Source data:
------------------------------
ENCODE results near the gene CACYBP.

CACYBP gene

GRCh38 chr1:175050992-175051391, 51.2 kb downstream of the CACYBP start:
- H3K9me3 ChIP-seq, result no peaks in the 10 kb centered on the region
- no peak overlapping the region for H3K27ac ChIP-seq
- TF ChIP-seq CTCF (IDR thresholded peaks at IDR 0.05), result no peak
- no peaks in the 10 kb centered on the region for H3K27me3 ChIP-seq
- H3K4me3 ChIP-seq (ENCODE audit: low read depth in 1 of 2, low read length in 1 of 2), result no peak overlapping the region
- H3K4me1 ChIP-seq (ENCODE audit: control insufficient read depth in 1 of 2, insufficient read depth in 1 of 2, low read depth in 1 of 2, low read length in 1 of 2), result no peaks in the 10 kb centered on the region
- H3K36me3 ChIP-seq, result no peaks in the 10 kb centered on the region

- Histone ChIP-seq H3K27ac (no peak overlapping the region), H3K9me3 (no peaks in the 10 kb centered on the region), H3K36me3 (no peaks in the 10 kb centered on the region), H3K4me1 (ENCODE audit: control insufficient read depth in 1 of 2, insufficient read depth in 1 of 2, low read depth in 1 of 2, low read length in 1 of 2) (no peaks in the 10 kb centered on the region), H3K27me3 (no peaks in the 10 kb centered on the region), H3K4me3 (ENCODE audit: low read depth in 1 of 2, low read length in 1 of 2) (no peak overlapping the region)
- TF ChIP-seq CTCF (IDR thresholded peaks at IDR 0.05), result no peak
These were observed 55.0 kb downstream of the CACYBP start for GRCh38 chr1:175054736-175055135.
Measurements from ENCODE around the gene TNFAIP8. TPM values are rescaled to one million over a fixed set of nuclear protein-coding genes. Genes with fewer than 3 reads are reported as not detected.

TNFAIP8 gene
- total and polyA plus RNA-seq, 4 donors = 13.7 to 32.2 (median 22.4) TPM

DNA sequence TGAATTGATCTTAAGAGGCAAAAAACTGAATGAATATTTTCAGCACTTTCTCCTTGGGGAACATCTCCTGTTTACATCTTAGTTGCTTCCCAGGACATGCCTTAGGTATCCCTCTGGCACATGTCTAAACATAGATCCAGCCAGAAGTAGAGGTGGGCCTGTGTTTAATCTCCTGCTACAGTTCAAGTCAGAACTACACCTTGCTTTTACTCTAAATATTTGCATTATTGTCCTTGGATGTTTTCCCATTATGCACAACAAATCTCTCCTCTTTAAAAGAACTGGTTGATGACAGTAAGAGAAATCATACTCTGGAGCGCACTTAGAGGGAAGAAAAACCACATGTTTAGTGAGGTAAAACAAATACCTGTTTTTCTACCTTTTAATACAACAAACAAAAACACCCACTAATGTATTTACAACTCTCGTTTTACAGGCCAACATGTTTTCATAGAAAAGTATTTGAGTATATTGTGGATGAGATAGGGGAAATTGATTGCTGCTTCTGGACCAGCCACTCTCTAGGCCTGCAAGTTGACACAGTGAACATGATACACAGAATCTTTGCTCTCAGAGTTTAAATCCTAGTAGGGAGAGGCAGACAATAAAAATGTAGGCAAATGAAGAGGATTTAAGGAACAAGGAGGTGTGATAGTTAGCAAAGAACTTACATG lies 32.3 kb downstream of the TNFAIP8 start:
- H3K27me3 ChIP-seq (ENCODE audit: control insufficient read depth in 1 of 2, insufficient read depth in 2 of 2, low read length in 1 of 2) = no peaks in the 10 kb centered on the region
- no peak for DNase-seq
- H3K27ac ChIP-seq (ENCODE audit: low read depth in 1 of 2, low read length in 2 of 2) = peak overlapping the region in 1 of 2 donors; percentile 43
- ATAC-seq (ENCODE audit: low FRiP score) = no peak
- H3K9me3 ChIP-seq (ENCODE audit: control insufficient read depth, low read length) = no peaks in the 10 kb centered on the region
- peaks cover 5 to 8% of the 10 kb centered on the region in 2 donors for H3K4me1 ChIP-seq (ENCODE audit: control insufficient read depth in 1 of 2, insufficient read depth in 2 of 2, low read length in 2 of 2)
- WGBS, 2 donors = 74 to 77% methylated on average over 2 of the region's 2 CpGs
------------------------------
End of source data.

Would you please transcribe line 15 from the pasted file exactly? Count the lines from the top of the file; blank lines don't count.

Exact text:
TNFAIP8 gene